Thursday, April 22, 2010

Topic: Black Dialect and Oral Reading

10-second review: The author asserts that black students reading orally will shift what they read in standard English into their dialect. The author suggests that these miscues sometimes interfere with comprehension and sometimes do not. For instance, the student who reads “I did my work” as “I done my work” understands fully the meaning of that sentence and his use of the dialect does not interfere with his understanding of the meaning.

Title: “Black Dialect Shift in Oral Reading.” KR Johnson. Journal of Reading (April 1975), 535-540.

Comment: I guess I wonder if speakers of black dialect do make that shift from standard English in reading to the same idea translated into black dialect. If they do, and the meaning is essentially the same, then obviously that speaker is reading very well—able to comprehend the meaning of the sentence so well that he or she can interpret it using the black dialect.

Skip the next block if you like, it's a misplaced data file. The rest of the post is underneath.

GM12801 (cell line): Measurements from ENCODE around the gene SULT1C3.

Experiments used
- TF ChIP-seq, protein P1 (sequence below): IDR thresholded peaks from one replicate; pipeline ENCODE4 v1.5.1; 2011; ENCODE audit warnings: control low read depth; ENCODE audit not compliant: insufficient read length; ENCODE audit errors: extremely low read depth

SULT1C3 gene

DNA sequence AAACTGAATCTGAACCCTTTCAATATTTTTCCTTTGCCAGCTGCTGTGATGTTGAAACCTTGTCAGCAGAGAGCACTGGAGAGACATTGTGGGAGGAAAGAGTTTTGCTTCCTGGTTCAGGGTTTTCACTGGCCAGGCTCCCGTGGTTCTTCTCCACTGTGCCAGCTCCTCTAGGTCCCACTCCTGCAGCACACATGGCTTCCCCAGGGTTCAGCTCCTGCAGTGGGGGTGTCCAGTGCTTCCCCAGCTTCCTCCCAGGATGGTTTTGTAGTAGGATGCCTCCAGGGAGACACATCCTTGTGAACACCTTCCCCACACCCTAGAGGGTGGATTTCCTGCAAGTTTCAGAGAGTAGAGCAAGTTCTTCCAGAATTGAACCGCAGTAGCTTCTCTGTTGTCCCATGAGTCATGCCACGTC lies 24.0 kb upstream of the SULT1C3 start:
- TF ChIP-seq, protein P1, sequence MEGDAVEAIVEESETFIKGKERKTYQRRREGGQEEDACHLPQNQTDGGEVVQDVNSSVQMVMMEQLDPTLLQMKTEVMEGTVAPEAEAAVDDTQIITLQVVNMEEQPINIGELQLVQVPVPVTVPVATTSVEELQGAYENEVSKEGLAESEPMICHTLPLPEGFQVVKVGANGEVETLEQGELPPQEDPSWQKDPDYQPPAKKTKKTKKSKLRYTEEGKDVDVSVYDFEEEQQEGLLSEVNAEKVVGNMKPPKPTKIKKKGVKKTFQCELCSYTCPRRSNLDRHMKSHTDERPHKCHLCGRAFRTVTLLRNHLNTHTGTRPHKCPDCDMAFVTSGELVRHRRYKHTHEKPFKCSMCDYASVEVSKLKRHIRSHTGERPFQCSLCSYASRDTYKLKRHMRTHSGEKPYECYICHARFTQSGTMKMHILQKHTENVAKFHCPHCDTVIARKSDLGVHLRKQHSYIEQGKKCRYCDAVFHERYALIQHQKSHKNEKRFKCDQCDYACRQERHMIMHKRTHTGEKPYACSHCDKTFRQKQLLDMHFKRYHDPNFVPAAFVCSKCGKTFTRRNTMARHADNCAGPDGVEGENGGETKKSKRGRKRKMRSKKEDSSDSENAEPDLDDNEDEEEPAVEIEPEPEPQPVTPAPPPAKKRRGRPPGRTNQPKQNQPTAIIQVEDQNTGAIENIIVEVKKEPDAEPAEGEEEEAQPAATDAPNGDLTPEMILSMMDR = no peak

For me, the significance of this problem is correctness in using standard English. That is not a reading problem. It’s a social problem. RayS.

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